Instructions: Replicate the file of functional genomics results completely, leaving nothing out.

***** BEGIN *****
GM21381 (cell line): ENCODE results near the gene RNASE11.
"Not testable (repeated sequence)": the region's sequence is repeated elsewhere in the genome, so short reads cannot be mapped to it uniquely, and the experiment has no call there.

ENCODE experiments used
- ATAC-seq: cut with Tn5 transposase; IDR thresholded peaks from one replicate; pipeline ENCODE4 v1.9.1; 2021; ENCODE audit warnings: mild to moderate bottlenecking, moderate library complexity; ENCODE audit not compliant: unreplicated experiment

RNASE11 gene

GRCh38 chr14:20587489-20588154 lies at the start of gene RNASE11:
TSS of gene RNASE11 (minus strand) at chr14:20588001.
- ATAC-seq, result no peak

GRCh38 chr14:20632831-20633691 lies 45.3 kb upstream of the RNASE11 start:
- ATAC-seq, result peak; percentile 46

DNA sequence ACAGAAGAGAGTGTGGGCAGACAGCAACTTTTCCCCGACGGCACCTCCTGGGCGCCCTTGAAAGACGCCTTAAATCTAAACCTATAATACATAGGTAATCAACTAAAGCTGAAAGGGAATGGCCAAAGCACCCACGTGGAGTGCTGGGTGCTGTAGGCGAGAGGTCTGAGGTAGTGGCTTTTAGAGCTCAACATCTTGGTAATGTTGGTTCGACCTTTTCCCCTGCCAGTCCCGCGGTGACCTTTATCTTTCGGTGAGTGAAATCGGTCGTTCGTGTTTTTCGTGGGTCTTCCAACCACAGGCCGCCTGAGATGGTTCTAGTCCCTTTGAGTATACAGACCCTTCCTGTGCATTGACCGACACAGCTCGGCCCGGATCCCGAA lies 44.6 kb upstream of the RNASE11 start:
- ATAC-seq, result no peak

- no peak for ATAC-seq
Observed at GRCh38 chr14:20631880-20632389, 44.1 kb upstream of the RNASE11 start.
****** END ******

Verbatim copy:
GM21381 (cell line): ENCODE results near the gene RNASE11.
"Not testable (repeated sequence)": the region's sequence is repeated elsewhere in the genome, so short reads cannot be mapped to it uniquely, and the experiment has no call there.

ENCODE experiments used
- ATAC-seq: cut with Tn5 transposase; IDR thresholded peaks from one replicate; pipeline ENCODE4 v1.9.1; 2021; ENCODE audit warnings: mild to moderate bottlenecking, moderate library complexity; ENCODE audit not compliant: unreplicated experiment

RNASE11 gene

GRCh38 chr14:20587489-20588154 lies at the start of gene RNASE11:
TSS of gene RNASE11 (minus strand) at chr14:20588001.
- ATAC-seq, result no peak

GRCh38 chr14:20632831-20633691 lies 45.3 kb upstream of the RNASE11 start:
- ATAC-seq, result peak; percentile 46

DNA sequence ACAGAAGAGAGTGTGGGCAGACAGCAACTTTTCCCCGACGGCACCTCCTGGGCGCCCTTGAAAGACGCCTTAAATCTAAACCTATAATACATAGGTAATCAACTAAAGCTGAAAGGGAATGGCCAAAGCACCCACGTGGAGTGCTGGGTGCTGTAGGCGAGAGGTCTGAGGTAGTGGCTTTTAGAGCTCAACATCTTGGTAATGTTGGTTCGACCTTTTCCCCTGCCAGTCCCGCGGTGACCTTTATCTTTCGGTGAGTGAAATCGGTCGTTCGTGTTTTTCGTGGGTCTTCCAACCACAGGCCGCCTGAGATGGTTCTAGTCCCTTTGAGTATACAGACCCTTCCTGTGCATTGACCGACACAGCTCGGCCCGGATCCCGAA lies 44.6 kb upstream of the RNASE11 start:
- ATAC-seq, result no peak

- no peak for ATAC-seq
Observed at GRCh38 chr14:20631880-20632389, 44.1 kb upstream of the RNASE11 start.